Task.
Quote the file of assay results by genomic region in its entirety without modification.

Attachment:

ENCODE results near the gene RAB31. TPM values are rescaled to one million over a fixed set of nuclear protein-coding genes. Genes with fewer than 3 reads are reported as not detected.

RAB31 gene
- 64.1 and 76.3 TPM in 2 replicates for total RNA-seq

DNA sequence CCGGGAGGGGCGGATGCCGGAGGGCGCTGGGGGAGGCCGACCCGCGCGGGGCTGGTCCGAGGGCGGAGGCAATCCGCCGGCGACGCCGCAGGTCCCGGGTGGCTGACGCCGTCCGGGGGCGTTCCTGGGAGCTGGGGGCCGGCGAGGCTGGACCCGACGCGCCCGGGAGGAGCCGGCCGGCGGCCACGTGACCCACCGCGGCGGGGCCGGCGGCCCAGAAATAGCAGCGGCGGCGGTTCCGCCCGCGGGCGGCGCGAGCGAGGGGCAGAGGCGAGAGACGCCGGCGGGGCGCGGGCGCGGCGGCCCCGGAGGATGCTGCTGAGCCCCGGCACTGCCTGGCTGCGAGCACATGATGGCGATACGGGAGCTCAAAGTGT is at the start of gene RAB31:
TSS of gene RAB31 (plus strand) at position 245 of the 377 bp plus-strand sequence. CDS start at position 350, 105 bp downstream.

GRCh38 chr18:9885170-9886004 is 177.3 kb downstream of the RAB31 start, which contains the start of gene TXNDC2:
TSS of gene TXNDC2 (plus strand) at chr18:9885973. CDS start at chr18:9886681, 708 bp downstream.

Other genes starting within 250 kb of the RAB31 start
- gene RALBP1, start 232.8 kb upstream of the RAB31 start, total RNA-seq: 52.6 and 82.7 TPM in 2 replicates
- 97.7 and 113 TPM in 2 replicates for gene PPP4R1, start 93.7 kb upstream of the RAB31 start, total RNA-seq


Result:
ENCODE results near the gene RAB31. TPM values are rescaled to one million over a fixed set of nuclear protein-coding genes. Genes with fewer than 3 reads are reported as not detected.

RAB31 gene
- 64.1 and 76.3 TPM in 2 replicates for total RNA-seq

DNA sequence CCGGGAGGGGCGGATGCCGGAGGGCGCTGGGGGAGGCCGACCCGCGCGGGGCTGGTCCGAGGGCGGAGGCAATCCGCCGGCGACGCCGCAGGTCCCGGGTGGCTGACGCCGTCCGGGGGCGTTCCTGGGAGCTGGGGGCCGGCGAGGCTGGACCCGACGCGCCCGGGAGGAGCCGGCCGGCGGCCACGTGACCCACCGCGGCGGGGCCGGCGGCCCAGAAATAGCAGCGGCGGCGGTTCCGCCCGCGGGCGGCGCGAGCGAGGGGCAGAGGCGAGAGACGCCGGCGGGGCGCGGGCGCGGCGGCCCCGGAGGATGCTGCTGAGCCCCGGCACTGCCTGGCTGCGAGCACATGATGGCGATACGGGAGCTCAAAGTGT is at the start of gene RAB31:
TSS of gene RAB31 (plus strand) at position 245 of the 377 bp plus-strand sequence. CDS start at position 350, 105 bp downstream.

GRCh38 chr18:9885170-9886004 is 177.3 kb downstream of the RAB31 start, which contains the start of gene TXNDC2:
TSS of gene TXNDC2 (plus strand) at chr18:9885973. CDS start at chr18:9886681, 708 bp downstream.

Other genes starting within 250 kb of the RAB31 start
- gene RALBP1, start 232.8 kb upstream of the RAB31 start, total RNA-seq: 52.6 and 82.7 TPM in 2 replicates
- 97.7 and 113 TPM in 2 replicates for gene PPP4R1, start 93.7 kb upstream of the RAB31 start, total RNA-seq